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ref_fuzz and other fun bugs

Belated, but here are some recent bugs that you guys might find interesting:

1) DOM reference fuzzer, originally developed in 2008, crashed every
browser on the market back then. This tool attempts to crawl the DOM
object hierarchy from a particular starting point, collects object
references discovered during the crawl by recursively calling methods
and examining properties, and then reuses them in various ways after
destroying the original object. In essence, the goal is to find
use-after-free conditions across the browser codebase.

Several of the bugs triggered by the fuzzer were rediscovered
independently in the two years it took vendors to investigate; most
notably, looks like the winning Pwn2own bug is a duplicate of this.
The release of Microsoft MS10-035 and Apple APPLE-SA-2010-06-21-1
probably fixes the last of the known exploitable issues triggered by
this tool. Likely not a great argument in favor of vendor-dependent

Additional info:
Link to the fuzzer: http://lcamtuf.coredump.cx/ref_fuzz5.html

2) Safari SOP bypass (CVE-2010-0544) - a difference between KURL and
CFNetwork URL parsing allows content fetched from different origins to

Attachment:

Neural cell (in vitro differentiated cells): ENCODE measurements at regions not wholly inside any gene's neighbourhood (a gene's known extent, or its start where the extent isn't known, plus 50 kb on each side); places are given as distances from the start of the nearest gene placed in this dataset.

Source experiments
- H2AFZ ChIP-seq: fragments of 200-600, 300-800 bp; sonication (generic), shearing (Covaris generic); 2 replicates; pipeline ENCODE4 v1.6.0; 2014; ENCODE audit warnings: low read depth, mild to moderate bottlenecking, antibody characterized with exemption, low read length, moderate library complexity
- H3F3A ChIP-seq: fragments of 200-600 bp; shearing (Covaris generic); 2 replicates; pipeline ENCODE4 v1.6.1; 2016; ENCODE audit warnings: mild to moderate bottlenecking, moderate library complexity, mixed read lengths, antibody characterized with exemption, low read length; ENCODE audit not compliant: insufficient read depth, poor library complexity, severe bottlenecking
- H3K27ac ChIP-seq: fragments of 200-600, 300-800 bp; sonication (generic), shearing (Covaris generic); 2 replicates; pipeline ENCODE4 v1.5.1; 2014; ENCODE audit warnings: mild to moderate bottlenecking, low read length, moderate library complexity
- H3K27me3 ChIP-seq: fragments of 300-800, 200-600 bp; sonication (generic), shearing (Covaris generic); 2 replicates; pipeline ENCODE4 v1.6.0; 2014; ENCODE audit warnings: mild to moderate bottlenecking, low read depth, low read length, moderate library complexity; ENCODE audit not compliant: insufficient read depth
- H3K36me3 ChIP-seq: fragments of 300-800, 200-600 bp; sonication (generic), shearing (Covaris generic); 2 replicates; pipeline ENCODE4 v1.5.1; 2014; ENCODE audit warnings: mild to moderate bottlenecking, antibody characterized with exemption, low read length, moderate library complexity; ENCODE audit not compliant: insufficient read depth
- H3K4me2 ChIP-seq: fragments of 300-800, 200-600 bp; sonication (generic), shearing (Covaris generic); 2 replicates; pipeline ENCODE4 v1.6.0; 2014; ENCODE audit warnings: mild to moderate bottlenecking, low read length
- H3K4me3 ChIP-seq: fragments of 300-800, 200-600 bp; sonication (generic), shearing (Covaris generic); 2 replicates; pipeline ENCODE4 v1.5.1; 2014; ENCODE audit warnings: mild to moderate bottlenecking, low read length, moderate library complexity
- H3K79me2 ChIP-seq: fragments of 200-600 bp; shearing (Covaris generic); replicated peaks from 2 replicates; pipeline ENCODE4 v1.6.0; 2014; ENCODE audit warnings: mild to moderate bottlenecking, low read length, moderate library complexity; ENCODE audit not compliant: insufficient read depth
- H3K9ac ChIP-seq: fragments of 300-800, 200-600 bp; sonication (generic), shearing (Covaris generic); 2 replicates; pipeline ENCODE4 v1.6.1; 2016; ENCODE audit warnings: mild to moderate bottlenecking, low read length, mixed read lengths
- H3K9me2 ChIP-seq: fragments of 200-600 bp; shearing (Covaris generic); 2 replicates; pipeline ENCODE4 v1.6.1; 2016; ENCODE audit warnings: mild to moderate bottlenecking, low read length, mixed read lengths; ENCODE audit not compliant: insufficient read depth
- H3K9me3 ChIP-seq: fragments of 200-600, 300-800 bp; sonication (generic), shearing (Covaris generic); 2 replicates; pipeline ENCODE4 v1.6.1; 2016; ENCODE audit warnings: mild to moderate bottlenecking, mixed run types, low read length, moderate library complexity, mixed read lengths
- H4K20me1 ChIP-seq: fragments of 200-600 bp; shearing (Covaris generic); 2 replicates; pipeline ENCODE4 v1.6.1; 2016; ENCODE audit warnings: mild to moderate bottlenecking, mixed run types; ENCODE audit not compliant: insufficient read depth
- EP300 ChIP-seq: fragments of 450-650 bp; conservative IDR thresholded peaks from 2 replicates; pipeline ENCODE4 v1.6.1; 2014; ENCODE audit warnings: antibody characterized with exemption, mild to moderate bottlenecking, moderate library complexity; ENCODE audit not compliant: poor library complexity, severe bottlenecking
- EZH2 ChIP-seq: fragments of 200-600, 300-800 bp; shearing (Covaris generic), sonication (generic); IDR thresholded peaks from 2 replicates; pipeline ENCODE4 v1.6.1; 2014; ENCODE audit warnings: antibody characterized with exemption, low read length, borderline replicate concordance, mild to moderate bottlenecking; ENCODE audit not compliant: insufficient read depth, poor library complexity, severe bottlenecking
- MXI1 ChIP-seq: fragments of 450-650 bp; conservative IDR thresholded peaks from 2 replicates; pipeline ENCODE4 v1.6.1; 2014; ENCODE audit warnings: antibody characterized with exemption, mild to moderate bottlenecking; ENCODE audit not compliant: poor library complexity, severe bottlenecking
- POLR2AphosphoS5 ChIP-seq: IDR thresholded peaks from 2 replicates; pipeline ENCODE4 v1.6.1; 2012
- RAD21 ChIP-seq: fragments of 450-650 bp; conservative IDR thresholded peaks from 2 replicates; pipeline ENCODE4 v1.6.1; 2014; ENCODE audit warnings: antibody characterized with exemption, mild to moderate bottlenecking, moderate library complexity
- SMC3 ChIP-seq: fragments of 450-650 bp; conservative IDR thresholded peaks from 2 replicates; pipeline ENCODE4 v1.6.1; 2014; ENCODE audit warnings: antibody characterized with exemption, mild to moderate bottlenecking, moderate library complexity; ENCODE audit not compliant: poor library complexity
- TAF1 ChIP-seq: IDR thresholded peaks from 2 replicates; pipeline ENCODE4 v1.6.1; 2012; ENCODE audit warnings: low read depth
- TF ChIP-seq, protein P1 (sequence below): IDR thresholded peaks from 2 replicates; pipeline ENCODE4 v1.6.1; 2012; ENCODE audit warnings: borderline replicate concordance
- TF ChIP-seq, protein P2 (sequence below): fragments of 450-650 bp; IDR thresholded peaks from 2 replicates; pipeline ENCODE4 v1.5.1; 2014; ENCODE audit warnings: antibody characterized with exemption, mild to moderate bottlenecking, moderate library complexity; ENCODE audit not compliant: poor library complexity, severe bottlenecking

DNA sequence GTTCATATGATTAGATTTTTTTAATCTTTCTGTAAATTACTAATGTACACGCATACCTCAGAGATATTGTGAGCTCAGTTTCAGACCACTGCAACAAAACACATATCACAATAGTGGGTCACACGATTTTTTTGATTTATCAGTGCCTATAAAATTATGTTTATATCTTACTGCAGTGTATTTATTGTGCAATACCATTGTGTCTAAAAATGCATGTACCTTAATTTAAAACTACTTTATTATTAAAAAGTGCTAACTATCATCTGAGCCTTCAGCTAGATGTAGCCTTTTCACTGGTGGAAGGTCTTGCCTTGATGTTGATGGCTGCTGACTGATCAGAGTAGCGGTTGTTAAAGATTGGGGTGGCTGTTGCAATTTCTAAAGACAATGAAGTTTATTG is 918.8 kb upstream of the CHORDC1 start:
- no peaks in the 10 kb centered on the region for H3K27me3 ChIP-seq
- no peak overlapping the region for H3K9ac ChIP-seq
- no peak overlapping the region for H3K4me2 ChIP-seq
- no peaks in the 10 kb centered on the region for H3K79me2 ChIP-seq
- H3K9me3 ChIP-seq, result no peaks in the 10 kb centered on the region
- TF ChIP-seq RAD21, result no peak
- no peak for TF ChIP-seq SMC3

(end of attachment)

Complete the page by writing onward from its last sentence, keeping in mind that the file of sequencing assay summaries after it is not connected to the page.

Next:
be considered same-origin when a particular obscure loophole in
RFC1630 used. The backstory on this vulnerability is probably
interesting, but it does not feel appropriate to paste it here in its

Additional info:
Link to PoC: http://lcamtuf.coredump.cx/sfbypass/

3) Address bar spoofing in Firefox (CVE-2010-1206) - an
usability-related exception causes the destination URL to be inserted
in the address bar before the destination site is actually loaded; by
calling window.stop() or navigating to HTTP 204, it is possible to
keep this URL while rendering arbitrary attacker-controlled window

Additional info:
Firefox PoC: http://lcamtuf.coredump.cx/ffox_spoof.html
Related behavior in Safari: http://lcamtuf.coredump.cx/safari_spoof.html

4) Some more fun with selective mid-keystroke focus redirection in
WebKit-based browsers (CVE-2010-1422) - see
http://seclists.org/fulldisclosure/2010/Mar/232 for original
description of the vulnerability; as it turns out, the attack scenario
- where a malicious top-level window selectively redirects keystrokes
to a hidden frame - can also be trivially reversed. This allows a
malicious gadget embedded on a trusted page (say, a social site or a
search engine) to steal any text entered in the parent.

Additional info:
Link to PoC: http://lcamtuf.coredump.cx/webkit-focus/toplevel2.html